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Showing posts from April, 2017

12 Steps for the Recovering Pharisee

I came across these 12 painfully poignant steps to overcoming pride in my Matthew commentary the other day. They are from John Fischer's 12 Steps for the Recovering Pharisee (Like Me) Minneapolis: Bethany, 2000. The following is not a direct quote. I have edited and changed the order of some of the steps. In order to overcome pride . . . 1) We admit that our single most unmitigated pleasure is to judge other people. 2) We see that we have come to believe that our means of obtaining greatness is to make everyone lower than ourselves in our own mind. 3. We realize that we detest mercy being given to those who, unlike us, don't deserve it and haven't worked for it. 4) We are ready to have God remove all these defects of attitude and character. 5) We don't want to get what we deserve after all, and we don't want anyone else to either. 6) We will cease all attempts to apply teaching and rebuke to anyone but ourselves. 7) We embrace the belief that we are,


I know about the body. I know about the smell and decay and worms and shredded clothes and the crazed look you get in your eyes. I know how your thoughts turn again and again to flesh. The cravings come over you without warning, and you find yourself stalking your fellow man again and again. I know. And I know the prayers you say hoping that you’ll be better tomorrow, that somehow, maybe you can cover it all up with flowers in your hair or makeup over your pocked skin or new clothes that might hide the blood still dripping from your mouth. But it never works. Does it? So you think yourself a muddy footprint, a stupid sheep, a failed attempt, garbage. But that is not how I see you. I never saw you that way, not when you were born and not ever. So stop looking at that. Remember. You are alive. Inside that corpse of death, I have revived the cold, hard heart. It beats. It burns. It radiates.  It was rotting but now it’s alive, and I have made you fully human again. I a


It happens. Like slavery happens. However, you can't legally get away with owning slaves in the U.S. anymore, while divorce is readily acceptable both in and outside the church. But so what if it's acceptable. Is it okay? Perhaps God sees divorce and slavery similarly. Slavery—some people owning others—was never what God wanted for his people. Certainly not. Slavery was what God rescued his people from in Egypt. And slavery is the image Paul used to speak of our bondage to hard-heartedness and sin and death. Certainly, it would seem odd for a Christian now-a-days to own slaves. But it happened back then. And divorce too—the dissolution of a marriage—was never what God wanted for his people. Of course not. Marriage was the symbol of Christ's union with the church. And God from the very beginning made us to be together, not lording over one another or breaking up the union. But it happens. And God knows it will happen. He knows because he understands what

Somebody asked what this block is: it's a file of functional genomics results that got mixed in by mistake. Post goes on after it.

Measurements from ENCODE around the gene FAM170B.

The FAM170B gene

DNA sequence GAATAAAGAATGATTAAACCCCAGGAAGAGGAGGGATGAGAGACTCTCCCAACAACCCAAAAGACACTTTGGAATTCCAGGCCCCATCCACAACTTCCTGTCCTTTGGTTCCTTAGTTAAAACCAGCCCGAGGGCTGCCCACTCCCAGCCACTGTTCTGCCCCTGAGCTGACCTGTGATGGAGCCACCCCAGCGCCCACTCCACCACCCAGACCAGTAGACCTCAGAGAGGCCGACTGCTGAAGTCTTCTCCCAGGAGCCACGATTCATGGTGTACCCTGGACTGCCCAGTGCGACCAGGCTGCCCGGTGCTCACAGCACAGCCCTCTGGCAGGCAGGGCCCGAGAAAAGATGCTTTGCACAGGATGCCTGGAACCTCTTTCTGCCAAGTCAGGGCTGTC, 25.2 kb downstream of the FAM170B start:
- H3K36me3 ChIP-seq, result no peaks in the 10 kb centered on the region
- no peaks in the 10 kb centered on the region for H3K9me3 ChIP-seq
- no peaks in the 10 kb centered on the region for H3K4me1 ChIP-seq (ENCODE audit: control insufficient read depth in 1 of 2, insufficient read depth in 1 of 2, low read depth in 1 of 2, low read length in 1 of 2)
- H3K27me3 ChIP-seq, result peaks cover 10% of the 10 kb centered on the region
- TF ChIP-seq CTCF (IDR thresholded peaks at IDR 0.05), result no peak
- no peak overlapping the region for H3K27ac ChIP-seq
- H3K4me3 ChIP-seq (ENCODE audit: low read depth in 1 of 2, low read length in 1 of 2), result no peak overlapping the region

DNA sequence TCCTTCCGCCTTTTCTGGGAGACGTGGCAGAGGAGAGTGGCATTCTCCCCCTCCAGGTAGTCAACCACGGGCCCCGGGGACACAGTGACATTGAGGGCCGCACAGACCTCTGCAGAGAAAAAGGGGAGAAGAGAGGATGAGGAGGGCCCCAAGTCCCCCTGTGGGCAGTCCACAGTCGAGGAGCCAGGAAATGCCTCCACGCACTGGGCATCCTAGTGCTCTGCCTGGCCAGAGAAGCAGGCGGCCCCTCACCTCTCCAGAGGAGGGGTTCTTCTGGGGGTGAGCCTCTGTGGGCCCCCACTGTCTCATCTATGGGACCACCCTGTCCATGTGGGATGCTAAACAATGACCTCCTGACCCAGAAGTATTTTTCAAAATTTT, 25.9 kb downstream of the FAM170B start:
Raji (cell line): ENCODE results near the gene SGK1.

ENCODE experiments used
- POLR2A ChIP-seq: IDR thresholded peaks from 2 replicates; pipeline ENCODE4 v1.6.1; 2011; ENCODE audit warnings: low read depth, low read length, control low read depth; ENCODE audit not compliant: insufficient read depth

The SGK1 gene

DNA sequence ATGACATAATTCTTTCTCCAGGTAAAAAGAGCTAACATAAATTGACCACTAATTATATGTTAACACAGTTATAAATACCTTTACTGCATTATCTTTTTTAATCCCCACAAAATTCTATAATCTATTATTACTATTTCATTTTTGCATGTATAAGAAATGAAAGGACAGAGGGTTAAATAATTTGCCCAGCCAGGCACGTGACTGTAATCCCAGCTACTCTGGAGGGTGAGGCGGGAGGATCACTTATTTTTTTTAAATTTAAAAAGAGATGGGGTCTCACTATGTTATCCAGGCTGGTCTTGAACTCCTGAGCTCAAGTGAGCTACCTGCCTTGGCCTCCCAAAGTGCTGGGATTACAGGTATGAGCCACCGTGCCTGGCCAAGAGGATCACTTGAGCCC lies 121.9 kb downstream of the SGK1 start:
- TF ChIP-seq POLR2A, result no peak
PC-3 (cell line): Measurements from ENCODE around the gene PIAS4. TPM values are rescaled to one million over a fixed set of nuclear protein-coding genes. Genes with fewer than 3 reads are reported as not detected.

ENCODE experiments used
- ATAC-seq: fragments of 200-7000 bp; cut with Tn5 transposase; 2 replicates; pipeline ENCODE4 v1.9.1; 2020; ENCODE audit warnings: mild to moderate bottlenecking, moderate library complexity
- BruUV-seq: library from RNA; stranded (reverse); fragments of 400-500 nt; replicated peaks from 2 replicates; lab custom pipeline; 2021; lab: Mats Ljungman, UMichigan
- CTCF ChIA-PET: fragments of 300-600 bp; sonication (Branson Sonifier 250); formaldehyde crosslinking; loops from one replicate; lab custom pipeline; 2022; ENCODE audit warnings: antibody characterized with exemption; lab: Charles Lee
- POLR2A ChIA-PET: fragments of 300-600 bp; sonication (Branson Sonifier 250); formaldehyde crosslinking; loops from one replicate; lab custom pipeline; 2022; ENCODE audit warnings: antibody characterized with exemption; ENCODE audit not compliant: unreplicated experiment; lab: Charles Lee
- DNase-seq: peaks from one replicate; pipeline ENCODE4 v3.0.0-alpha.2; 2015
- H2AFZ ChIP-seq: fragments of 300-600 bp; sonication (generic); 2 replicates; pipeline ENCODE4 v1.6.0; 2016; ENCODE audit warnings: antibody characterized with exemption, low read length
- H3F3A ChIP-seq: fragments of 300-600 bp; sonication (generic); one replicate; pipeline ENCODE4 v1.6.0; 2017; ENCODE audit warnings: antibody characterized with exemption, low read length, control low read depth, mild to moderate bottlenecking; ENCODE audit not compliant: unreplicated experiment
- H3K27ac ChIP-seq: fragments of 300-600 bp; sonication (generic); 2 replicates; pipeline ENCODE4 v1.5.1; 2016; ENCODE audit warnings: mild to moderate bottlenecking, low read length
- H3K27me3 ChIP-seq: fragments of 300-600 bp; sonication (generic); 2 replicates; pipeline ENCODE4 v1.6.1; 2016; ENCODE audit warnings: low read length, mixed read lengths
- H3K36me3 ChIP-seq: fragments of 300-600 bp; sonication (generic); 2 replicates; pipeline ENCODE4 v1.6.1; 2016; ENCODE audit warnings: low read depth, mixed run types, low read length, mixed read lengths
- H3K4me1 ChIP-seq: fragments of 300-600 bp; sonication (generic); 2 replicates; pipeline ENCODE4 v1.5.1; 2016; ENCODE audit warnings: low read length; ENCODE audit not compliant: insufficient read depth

Born Deficient

We have been born deficient. Without the strength of unlimited power. Without the assurance of intrinsic value. Without the security of unconditional love. Without faith in an omniscient guide. Without the desire of real goodness.  We have been born out of sorts. In need. Incomplete. With the best and worst of parents alike, we are deficient. And we are seeking to make-up for those deficiencies. We seek it through positions that give us power. And relationships with people who appreciate us for who we are. And lovers that will never wound. And plans that will guarantee our future. And attempts at goodness that will erase our guilt. But we are failing. And it is easy to fail for we are looking for gold in the garbage and hoping to find pearls in the bowels of our prey. It’s no wonder that we’re wounded in the hunt. For we are asking our fathers to respect us when we are disrespectful. And asking our brothers to see our point of view when they are not in our heads. And a